By Lisa Gillespie (wfpl.org)
July 28, 2017: Kentucky has the nation’s highest rate of people with chronic obstructive pulmonary disease, or COPD. But managing the disease and interpreting symptoms is often a challenge for people who suffer from the lung disease.
Enter a new smartphone app that aims to use technology to help COPD sufferers to recognize emergencies, and avoid unnecessary doctors’ or ER visits. The app made its debut earlier today, screening people at the Family Community Clinic in Butchertown.
One of the first testers was Barry. When he walked through the door at the clinic, he had already been diagnosed with COPD. We’re only using his first name to protect his privacy.
Barry is 62-years-old. He said he started smoking at age 25, and later took a job in Rubbertown making paper bags where he inhaled chemicals daily. He blames the combination of smoking and industrial work for his health problems.
“Working with chemicals, breathing it in, yea, you get [COPD],” Barry said.
All that exposure has caused Barry’s lungs to slowly harden and tighten. Sometimes, it’s very hard for him to breathe, especially on certain days.
“Days like this: rainy days, cloudy days, hot days [are not good], but a good sunny day, you’ll be all right,” Barry said.
A Chronic Problem For Kentuckians
COPD is prevalent in Kentucky. In 2011, almost ten percent of people in the commonwealth had COPD – the highest rate in the nation, followed by Alabama. And in 2015, almost a quarter of Kentuckians with COPD reported visiting the emergency room because of that condition and related emphysema.
Ted Smith is the CEO of Revon Systems, a tech company based in East Louisville, and the developer of the “Smart COPD” app. The app is designed on a simple premise: that some of those emergency room visits could have been prevented if people were able to track their symptoms.
“The focus of the app is helping you keep track of whether your systems are starting to deteriorate so that you don’t have to get to a point where you have to go to the hospital for emergency care” Smith said.
When you open the app, it poses a series of questions: “Shortness of breath?” “Cough?” and “Running nose or feeling like you have a cold?” It also asks for temperature, and for users to punch in the readings from a separate device that measures oxygen saturation and heart rate.
Finally, the app evaluates the information and tells the user whether they need to head to the ER, call their doctor, check back in a few days or that no medical attention is needed.
It’s simple, and requires only a cell phone and a cheap finger oxygen and heart rate monitor.
‘Not designer technology for rich people’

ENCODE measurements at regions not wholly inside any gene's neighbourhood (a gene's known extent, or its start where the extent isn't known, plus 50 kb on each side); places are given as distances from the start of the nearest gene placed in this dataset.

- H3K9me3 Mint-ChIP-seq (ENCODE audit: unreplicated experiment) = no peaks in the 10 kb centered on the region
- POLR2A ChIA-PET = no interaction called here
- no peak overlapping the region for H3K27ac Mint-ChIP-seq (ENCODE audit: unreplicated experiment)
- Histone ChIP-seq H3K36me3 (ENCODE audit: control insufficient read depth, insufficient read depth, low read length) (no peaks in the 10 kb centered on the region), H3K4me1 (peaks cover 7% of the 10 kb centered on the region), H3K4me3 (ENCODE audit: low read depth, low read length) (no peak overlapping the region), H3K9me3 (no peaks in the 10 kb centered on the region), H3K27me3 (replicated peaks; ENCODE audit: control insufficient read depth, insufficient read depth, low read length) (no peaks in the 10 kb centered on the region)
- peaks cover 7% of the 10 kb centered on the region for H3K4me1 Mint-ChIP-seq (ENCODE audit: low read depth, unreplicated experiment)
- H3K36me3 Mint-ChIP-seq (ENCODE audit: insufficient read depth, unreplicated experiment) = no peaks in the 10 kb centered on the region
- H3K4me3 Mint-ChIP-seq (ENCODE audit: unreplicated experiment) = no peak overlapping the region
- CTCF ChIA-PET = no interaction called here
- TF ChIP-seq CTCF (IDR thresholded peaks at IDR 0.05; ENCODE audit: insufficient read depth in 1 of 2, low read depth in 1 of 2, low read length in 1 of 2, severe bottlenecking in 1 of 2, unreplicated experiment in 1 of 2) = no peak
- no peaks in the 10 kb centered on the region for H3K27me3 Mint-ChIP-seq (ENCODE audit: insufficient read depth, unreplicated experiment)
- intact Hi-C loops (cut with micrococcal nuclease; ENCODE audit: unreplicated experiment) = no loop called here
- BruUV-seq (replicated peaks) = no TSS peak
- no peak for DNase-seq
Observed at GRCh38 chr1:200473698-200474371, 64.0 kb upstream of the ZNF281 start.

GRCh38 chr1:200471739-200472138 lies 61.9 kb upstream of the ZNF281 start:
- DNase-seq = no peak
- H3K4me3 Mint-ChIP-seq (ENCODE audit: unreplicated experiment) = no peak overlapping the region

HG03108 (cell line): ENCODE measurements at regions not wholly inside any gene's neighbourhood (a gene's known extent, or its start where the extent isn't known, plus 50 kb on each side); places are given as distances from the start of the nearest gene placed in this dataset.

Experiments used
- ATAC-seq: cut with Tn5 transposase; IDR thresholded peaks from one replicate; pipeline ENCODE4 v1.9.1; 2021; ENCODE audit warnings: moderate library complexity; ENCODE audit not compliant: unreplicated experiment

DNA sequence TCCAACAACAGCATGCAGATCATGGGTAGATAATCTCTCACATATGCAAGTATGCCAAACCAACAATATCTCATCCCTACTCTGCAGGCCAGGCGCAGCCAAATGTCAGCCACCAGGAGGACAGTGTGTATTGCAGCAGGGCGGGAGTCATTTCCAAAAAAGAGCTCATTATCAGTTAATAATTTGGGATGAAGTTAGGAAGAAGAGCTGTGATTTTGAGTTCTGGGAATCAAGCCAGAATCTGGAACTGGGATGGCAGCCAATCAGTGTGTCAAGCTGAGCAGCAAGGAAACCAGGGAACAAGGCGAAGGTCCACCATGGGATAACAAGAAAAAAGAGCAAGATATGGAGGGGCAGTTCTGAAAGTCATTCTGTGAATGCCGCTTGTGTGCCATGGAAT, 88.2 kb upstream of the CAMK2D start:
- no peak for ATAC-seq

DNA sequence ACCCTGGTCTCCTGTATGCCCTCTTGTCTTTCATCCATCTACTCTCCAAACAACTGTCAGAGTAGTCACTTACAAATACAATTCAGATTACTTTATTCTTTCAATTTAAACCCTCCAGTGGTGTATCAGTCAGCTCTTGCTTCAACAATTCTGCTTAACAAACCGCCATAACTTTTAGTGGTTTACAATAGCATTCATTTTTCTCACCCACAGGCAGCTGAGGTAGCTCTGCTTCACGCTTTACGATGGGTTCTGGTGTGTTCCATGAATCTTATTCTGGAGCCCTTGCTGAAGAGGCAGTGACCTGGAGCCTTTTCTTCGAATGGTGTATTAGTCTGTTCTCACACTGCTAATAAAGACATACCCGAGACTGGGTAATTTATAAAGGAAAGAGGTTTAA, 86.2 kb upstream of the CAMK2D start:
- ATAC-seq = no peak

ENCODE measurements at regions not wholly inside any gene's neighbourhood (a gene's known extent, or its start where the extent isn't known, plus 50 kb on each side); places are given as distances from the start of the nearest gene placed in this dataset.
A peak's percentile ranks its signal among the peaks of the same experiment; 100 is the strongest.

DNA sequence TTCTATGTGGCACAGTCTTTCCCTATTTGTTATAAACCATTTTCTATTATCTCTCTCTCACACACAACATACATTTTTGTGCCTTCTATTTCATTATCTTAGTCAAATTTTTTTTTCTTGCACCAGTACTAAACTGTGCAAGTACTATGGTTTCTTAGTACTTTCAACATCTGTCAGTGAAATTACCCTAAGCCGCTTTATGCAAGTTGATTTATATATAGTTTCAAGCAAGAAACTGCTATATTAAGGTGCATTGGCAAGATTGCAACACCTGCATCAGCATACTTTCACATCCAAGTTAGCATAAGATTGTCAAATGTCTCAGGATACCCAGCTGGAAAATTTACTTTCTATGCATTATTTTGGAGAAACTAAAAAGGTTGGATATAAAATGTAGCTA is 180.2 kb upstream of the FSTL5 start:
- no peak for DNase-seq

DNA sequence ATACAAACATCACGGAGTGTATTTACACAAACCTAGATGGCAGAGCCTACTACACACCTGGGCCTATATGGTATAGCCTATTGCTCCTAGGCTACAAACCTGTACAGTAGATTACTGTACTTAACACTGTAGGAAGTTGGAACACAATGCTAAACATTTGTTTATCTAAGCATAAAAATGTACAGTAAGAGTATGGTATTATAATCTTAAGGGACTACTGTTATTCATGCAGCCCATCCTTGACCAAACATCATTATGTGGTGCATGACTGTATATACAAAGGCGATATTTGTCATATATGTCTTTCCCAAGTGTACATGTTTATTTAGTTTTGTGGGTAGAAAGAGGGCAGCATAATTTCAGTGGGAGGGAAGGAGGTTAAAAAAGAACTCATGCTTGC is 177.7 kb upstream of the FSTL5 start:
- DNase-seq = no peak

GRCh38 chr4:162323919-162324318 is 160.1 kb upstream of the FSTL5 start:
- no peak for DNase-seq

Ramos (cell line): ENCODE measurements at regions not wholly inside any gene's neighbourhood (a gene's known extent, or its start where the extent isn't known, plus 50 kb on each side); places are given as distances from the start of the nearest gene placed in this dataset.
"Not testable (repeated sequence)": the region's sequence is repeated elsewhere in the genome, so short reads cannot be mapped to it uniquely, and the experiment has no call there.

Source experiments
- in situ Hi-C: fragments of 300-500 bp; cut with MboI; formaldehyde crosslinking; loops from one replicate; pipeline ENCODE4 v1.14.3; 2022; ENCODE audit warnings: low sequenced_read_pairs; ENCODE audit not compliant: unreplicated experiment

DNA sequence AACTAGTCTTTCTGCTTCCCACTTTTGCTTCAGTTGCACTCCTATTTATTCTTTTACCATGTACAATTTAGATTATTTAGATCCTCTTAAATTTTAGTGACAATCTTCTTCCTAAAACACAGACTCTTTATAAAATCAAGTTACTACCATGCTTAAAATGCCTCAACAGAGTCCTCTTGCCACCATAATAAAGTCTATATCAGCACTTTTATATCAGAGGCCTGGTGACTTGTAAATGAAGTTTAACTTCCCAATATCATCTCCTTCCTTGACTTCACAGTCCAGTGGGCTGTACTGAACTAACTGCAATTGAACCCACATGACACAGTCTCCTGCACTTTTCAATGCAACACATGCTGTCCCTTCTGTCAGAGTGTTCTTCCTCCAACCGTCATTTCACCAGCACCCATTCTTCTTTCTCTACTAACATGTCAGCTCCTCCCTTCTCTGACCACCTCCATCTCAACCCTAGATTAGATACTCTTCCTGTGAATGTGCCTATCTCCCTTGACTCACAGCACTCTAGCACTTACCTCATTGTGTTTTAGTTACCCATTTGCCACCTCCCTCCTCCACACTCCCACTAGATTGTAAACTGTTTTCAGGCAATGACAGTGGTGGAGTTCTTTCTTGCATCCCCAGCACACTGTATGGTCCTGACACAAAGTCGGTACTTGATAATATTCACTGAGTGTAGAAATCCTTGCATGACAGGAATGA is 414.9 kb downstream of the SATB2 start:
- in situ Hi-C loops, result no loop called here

Family Community Clinic Executive Director Becky Montague said she can see the app working for her patients. The clinic is one of the only places in the region that doesn’t charge anything for medical care, so they end up caring for the approximately 80,000 people in the Louisville Metro Area that don’t have health insurance. She said the majority of her patients have a cell phone.
“People have telephones, they’re our life line. So putting a self-management tool on a cell phone is just a genius idea,” Montague said.
Smith said the clinic’s patients are the ones he wants to reach the most.
“The majority of digital health technologies have been created for those that are commercially insured, typically these are expensive,” Smith said. “[Smart COPD] is not designer technology for rich people, it’s good technology for everybody.”
Barry–like many low-income Americans–has a cell phone obtained through Medicaid. Smith said these phones don’t come with health-related apps already downloaded, but they could. He sees that as a possible opportunity for Smart COPD to reach more people with low-incomes.
“If there’s one thing I wish for, it’s that we take advantage of something we’re already paying for as a society and turn it into health care,” Smith said.
On Friday, six people were screened at the Family Community Clinic. They’ll be part of a pilot study, and the clinic will follow up with them to measure the outcome of using the Smart COPD app.
Barry, in the meantime, manages with a daily inhaler and routine check-ups at the clinic. He’s interested in the Smart COPD app, and he left the clinic with information on how to use and download it. His cell phone doesn’t work very well, but even so, he has access to people who can download the app if he needs it.
“That’s where my nieces come in,” Barry said. “They got smart phones and if I need information, they can pull it up for me.”
Interested? Search for ‘Revon Systems’ in your App store and look for the “Smart COPD” app.